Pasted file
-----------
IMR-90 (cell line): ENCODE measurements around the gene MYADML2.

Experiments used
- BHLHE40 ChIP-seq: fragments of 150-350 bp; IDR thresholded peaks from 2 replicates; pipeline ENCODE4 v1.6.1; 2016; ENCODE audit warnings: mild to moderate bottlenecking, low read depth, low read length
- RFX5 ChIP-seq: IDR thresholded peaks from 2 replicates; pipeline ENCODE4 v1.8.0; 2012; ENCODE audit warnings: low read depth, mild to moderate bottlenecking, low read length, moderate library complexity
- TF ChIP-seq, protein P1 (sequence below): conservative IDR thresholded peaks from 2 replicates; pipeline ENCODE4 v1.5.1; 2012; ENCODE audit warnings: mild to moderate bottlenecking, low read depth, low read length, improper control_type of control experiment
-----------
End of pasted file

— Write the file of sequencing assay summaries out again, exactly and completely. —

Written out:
IMR-90 (cell line): ENCODE measurements around the gene MYADML2.

Experiments used
- BHLHE40 ChIP-seq: fragments of 150-350 bp; IDR thresholded peaks from 2 replicates; pipeline ENCODE4 v1.6.1; 2016; ENCODE audit warnings: mild to moderate bottlenecking, low read depth, low read length
- RFX5 ChIP-seq: IDR thresholded peaks from 2 replicates; pipeline ENCODE4 v1.8.0; 2012; ENCODE audit warnings: low read depth, mild to moderate bottlenecking, low read length, moderate library complexity
- TF ChIP-seq, protein P1 (sequence below): conservative IDR thresholded peaks from 2 replicates; pipeline ENCODE4 v1.5.1; 2012; ENCODE audit warnings: mild to moderate bottlenecking, low read depth, low read length, improper control_type of control experiment